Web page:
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Advancing Wavelike Epitheliopathy

Editor: Yasmyne Ronquillo Updated: 7/18/2023 6:10:57 PM


Advancing wavelike epitheliopathy (AWE) is a chronic or recurrent disorder characterized by well-demarcated, wavelike plaques of coarse, thickened corneal epithelium. This process characteristically extends from the superior limbus and spreads toward the visual axis.[1] Some cases also show that they may originate from the inferior limbus.[2] Corneal epithelial scrapings show no signs of dysplasia or irregularity, and the conjunctiva remains unaffected.[1] AWE can be unilateral or bilateral.[1][2]


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While the exact cause of advancing wavelike epitheliopathy remains unclear, it appears that it may occur in response to irritation or insult to the corneal epithelium. Possible stimuli include prior ocular surgery, contact lens use, topical ocular medications, ocular exposure to toxins or irritants, or underlying inflammatory or dermatological disorders.[1][2][3][4]

Specific possible medications include:[1][2]

  • Topical antiglaucoma medications
  • 5-fluorouracil
  • Topical acyclovir
  • Contact lens solution

Specific possible disease processes include:[1]

  • Ocular cicatricial pemphigoid
  • Acne rosacea
  • Atopic dermatitis


Advancing wavelike epitheliopathy usually presents after the age of 40, can be monocular or binocular, and occurs equally in males and females.[1][2][5]


Very little is known about the underlying mechanism of advancing wavelike epitheliopathy, which appears to be multifactorial. D’Aversa et al., the first to report on this disease, suggest that it may stem from abnormal parakeratotic limbal epithelial stem cells proliferating and migrating onto the cornea, leading to the characteristic epithelial waves.[1] This process presents similarly to partial limbal stem cell deficiency or dysfunction, which lends credence to the theory that these may arise from similar disease processes. Patients with limbal stem cell deficiency (LCSD) also present with symptoms of blurry vision and corneal irritation.[6] LCSD often exhibits epitheliopathy arising from the involved limbus, most commonly at the superior limbus, as does AWE.[7][8][9] LCSD may occur through similar stimuli, including trauma, surgery, contact lens use, and topical antiglaucoma medications.[6][7][8][9][10][11]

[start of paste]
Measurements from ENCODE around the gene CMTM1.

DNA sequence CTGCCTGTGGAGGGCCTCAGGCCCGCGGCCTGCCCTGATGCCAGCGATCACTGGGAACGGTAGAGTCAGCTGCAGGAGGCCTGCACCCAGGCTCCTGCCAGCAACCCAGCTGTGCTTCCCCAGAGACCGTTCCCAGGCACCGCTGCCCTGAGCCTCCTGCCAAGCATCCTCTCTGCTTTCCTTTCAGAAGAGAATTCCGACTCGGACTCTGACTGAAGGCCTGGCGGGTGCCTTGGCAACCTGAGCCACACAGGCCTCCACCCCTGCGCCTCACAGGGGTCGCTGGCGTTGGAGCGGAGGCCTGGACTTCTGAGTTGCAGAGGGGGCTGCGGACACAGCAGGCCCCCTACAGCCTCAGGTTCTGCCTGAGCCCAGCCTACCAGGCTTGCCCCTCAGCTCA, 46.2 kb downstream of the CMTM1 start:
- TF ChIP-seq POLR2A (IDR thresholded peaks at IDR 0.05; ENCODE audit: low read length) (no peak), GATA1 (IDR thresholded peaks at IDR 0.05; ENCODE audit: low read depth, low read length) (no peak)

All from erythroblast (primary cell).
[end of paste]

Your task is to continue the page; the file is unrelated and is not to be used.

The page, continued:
Pathology shows unremarkable epithelium on H&E staining. Epithelial dysplasia is not present on the histological exam of the debrided epithelium.[2][5][1] Full-thickness biopsy shows parakeratosis of the conjunctival epithelium and underlying focal mononuclear cell infiltrates, which may compress or extend into the overlying epithelium.[5] One study showed a reduction in the subepithelial nerve plexus compared to healthy eyes.[4]